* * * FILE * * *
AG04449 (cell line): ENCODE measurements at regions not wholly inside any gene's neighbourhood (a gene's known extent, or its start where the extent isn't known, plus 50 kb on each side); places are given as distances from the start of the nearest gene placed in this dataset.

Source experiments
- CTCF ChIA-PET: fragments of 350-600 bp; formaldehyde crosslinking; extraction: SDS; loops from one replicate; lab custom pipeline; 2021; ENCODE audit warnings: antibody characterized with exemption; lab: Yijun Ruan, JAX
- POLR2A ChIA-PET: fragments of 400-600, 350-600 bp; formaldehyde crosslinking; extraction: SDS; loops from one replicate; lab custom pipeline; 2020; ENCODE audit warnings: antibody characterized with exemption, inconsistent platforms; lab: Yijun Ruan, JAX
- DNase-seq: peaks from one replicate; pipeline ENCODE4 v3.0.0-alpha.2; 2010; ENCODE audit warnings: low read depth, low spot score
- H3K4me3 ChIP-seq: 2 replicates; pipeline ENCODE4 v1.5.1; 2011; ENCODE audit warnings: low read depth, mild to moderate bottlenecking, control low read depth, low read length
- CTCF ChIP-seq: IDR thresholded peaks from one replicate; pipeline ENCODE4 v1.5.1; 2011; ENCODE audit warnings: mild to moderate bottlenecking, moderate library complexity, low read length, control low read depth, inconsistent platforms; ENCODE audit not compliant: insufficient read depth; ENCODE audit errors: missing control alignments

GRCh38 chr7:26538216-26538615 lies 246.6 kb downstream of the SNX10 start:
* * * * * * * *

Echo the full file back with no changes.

AG04449 (cell line): ENCODE measurements at regions not wholly inside any gene's neighbourhood (a gene's known extent, or its start where the extent isn't known, plus 50 kb on each side); places are given as distances from the start of the nearest gene placed in this dataset.

Source experiments
- CTCF ChIA-PET: fragments of 350-600 bp; formaldehyde crosslinking; extraction: SDS; loops from one replicate; lab custom pipeline; 2021; ENCODE audit warnings: antibody characterized with exemption; lab: Yijun Ruan, JAX
- POLR2A ChIA-PET: fragments of 400-600, 350-600 bp; formaldehyde crosslinking; extraction: SDS; loops from one replicate; lab custom pipeline; 2020; ENCODE audit warnings: antibody characterized with exemption, inconsistent platforms; lab: Yijun Ruan, JAX
- DNase-seq: peaks from one replicate; pipeline ENCODE4 v3.0.0-alpha.2; 2010; ENCODE audit warnings: low read depth, low spot score
- H3K4me3 ChIP-seq: 2 replicates; pipeline ENCODE4 v1.5.1; 2011; ENCODE audit warnings: low read depth, mild to moderate bottlenecking, control low read depth, low read length
- CTCF ChIP-seq: IDR thresholded peaks from one replicate; pipeline ENCODE4 v1.5.1; 2011; ENCODE audit warnings: mild to moderate bottlenecking, moderate library complexity, low read length, control low read depth, inconsistent platforms; ENCODE audit not compliant: insufficient read depth; ENCODE audit errors: missing control alignments

GRCh38 chr7:26538216-26538615 lies 246.6 kb downstream of the SNX10 start: